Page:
I now turn to milder ways of not offending the devil. Nephi has given us the pattern or formula by which Satan operates:
“And others will he pacify, and lull them away into carnal security, that they will say: All is well in Zion; yea, Zion prospereth, all is well—and thus the devil cheateth their souls, and leadeth them away carefully down to hell.
“And behold, others he flattereth away, and telleth them there is no hell; and he saith unto them: I am no devil, for there is none—and thus he whispereth in their ears, until he grasps them with his awful chains, from whence there is no deliverance.”
C. S. Lewis gave us a keen insight into devilish tactics. In a fictional letter, the master devil, Screwtape, instructs the apprentice devil Wormwood, who is in training to become a more experienced devil:
“You will say that these are very small sins; and doubtless, like all young tempters, you are anxious to be able to report spectacular wickedness. … It does not matter how small the sins are, provided that their cumulative effect is to edge the man away from the Light and out into the Nothing. … Indeed, the safest road to Hell is the gradual one—the gentle slope, soft underfoot, without sudden turnings, without milestones, without signposts.”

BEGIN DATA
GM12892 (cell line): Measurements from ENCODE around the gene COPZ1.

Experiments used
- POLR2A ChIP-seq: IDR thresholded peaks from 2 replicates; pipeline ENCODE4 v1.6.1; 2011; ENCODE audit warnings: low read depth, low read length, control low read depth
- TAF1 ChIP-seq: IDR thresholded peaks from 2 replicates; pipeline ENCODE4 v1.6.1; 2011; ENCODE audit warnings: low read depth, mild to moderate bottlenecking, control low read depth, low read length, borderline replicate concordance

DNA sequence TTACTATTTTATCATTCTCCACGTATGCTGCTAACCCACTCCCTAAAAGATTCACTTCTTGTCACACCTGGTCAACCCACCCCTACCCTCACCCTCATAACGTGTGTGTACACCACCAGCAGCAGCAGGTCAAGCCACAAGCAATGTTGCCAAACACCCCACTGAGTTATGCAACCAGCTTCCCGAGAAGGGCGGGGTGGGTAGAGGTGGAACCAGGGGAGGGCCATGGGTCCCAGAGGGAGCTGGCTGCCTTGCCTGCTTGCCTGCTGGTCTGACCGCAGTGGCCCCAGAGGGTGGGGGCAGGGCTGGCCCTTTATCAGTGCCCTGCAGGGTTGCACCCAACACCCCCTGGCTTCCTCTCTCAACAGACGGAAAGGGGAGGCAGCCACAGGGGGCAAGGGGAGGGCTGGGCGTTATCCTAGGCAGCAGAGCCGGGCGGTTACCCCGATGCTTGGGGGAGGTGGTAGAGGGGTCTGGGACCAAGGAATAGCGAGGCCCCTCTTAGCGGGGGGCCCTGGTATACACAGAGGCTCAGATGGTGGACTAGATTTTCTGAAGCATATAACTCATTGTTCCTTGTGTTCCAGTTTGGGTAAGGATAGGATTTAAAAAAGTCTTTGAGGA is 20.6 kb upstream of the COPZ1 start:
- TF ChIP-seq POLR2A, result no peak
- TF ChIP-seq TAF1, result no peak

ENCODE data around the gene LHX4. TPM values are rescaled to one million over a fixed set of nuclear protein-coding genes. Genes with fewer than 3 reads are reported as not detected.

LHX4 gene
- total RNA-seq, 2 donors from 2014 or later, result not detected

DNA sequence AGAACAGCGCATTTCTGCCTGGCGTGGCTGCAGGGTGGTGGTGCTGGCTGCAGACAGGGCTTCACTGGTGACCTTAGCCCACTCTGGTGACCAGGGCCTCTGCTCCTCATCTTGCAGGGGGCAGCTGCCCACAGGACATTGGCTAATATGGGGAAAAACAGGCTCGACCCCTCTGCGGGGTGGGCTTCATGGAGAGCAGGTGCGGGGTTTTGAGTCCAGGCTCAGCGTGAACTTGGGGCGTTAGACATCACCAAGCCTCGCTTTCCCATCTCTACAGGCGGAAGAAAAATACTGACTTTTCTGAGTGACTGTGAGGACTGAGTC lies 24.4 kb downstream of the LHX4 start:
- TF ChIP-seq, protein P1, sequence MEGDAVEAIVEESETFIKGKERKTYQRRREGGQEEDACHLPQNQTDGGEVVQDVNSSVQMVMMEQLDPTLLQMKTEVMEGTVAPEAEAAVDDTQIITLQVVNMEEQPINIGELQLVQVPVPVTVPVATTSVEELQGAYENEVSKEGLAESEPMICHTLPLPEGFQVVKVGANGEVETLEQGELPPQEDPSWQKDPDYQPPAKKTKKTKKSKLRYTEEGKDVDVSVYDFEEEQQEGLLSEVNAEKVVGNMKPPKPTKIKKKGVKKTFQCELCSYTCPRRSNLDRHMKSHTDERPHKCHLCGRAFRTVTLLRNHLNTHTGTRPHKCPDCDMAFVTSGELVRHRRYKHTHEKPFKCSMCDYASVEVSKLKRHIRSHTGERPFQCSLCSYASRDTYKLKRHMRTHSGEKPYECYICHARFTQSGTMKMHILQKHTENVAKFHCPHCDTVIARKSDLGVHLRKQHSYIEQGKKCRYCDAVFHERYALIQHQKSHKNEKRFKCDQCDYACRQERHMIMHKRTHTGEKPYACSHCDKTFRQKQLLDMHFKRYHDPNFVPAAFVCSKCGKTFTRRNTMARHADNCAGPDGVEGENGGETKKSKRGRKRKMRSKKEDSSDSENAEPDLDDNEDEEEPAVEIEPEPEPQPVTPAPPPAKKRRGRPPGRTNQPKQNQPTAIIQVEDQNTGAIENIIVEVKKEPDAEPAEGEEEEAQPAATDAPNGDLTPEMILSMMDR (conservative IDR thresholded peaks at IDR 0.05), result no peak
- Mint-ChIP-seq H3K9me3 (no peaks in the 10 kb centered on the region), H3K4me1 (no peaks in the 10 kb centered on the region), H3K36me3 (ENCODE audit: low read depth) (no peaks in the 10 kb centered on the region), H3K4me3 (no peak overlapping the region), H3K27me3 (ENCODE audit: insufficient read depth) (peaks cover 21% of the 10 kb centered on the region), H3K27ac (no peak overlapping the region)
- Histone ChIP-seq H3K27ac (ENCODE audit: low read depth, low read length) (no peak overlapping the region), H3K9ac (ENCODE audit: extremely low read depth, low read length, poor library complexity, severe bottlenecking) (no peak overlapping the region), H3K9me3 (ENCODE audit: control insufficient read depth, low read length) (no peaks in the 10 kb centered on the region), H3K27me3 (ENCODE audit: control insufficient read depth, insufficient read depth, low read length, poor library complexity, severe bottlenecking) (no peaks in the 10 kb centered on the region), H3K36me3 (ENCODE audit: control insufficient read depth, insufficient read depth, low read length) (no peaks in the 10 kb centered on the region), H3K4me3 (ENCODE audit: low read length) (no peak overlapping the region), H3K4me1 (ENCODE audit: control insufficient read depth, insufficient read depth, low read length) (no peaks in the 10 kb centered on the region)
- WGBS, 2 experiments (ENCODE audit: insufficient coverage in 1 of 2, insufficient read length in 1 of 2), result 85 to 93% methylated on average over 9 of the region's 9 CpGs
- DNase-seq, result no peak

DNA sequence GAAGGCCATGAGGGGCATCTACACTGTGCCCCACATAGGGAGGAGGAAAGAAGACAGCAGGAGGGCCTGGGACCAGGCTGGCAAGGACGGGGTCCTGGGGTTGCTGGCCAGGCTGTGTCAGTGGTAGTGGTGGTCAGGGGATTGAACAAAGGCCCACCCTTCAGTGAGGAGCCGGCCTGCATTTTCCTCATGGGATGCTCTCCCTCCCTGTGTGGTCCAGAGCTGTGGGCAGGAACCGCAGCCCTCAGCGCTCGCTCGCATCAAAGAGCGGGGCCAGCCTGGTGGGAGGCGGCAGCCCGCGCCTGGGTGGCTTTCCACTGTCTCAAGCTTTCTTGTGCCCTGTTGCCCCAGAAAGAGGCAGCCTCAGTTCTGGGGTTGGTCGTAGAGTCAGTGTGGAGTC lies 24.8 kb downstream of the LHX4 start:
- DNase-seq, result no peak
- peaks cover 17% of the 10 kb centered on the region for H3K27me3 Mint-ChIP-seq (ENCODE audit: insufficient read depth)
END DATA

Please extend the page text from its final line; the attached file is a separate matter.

Society’s oft-labeled “sin laws” exist to counterattack Satan’s so-called small sins of gambling, alcohol use, and drug consumption. Some who wish to appear broad-minded say, under the guise of not imposing religious belief, “I don’t drink or gamble, but I don’t think we ought to have any laws to control others who wish to.” This completely ignores the health and social costs to society of the vices. They foolishly argue that laws cannot control human behavior. My long legal career has led me to conclude that all criminal laws have a moral basis.
Serving the Lord and Resisting the Devil
President James E. Faust
Second Counselor in the First Presidency